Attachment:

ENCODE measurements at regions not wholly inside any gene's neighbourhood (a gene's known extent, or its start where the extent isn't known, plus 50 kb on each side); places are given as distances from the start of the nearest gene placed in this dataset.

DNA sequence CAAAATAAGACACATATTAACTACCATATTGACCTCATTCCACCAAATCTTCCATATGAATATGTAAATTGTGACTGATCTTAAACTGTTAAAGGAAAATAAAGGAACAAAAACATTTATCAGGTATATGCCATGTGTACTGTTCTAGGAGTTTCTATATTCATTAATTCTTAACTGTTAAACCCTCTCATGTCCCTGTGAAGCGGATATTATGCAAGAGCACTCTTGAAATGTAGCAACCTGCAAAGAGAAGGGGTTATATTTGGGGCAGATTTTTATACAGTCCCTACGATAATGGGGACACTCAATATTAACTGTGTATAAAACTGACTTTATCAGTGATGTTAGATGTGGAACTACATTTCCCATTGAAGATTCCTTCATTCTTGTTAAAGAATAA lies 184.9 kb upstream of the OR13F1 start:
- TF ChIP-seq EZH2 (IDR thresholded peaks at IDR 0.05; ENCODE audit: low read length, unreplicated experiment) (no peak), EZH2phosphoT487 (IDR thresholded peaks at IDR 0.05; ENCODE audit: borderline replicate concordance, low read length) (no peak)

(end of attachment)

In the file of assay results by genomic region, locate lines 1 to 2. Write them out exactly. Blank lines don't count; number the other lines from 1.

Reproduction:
ENCODE measurements at regions not wholly inside any gene's neighbourhood (a gene's known extent, or its start where the extent isn't known, plus 50 kb on each side); places are given as distances from the start of the nearest gene placed in this dataset.

DNA sequence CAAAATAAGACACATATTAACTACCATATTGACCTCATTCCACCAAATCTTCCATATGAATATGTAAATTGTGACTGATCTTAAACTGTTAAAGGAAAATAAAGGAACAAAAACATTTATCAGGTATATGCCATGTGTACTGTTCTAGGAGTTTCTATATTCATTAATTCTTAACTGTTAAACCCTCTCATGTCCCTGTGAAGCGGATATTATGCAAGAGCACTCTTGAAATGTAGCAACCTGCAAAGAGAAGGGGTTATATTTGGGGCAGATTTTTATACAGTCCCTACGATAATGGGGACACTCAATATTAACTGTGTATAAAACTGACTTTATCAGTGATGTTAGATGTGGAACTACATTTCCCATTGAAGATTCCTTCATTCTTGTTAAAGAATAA lies 184.9 kb upstream of the OR13F1 start: